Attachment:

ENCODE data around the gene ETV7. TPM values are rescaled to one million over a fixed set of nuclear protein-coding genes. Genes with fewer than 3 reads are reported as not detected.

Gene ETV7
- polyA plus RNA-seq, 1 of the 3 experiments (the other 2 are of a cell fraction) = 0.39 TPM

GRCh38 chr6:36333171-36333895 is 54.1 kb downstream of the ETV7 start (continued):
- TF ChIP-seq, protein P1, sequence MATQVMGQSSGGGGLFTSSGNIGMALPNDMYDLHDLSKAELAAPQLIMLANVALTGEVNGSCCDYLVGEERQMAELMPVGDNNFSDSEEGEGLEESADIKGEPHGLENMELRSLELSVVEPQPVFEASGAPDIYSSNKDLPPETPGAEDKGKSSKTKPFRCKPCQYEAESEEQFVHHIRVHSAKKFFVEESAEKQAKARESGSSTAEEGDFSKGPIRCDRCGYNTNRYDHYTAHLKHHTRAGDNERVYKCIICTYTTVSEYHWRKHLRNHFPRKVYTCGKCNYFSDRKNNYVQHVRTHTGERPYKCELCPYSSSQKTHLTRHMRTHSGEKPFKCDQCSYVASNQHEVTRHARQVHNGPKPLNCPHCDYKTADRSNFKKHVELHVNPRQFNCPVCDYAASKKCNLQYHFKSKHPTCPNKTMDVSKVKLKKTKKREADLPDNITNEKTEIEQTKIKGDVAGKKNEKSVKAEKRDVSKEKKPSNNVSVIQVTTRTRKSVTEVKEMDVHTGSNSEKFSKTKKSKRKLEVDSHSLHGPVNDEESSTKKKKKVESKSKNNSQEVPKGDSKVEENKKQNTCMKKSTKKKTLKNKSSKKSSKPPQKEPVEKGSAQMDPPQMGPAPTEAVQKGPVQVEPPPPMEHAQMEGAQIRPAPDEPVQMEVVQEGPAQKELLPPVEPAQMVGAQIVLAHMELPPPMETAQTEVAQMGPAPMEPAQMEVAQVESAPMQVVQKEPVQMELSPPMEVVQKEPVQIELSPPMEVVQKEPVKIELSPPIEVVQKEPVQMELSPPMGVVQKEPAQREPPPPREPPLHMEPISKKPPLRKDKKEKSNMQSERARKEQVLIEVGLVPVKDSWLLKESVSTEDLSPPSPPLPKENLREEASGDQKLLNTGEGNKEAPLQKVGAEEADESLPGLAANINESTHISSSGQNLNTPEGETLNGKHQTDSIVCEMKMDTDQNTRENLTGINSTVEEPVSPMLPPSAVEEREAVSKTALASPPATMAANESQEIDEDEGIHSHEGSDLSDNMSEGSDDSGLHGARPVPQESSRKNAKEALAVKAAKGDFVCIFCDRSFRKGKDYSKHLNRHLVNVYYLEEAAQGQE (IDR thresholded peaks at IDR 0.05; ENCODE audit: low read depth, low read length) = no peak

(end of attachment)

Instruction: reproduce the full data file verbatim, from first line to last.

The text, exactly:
ENCODE data around the gene ETV7. TPM values are rescaled to one million over a fixed set of nuclear protein-coding genes. Genes with fewer than 3 reads are reported as not detected.

Gene ETV7
- polyA plus RNA-seq, 1 of the 3 experiments (the other 2 are of a cell fraction) = 0.39 TPM

GRCh38 chr6:36333171-36333895 is 54.1 kb downstream of the ETV7 start (continued):
- TF ChIP-seq, protein P1, sequence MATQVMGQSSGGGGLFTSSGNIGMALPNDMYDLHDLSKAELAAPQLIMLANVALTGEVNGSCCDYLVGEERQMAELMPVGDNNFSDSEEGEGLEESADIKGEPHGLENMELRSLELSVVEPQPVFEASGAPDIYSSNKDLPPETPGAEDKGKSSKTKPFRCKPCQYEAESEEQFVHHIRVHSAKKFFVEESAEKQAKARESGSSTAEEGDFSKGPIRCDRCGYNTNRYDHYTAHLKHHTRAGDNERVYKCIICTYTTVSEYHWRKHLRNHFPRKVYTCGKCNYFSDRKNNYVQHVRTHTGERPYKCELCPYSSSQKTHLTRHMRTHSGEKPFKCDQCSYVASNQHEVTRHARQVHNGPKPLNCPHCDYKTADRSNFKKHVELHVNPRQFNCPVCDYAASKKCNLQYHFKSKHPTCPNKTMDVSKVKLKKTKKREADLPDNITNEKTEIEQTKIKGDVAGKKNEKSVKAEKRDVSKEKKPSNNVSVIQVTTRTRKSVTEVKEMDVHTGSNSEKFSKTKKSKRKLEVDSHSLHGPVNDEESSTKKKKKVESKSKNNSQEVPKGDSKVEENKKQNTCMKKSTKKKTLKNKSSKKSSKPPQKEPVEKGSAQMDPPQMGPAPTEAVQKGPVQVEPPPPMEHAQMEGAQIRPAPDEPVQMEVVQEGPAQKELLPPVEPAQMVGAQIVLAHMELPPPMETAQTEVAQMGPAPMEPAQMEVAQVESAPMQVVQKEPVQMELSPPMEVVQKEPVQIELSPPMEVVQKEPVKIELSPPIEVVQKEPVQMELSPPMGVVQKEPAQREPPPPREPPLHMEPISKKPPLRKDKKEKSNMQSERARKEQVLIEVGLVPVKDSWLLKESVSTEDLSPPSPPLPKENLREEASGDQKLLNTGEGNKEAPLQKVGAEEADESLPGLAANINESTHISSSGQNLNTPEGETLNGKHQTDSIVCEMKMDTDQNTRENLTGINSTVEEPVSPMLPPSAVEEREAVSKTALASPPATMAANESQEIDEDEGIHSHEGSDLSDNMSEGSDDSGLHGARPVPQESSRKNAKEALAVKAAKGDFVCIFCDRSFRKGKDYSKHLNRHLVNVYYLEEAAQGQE (IDR thresholded peaks at IDR 0.05; ENCODE audit: low read depth, low read length) = no peak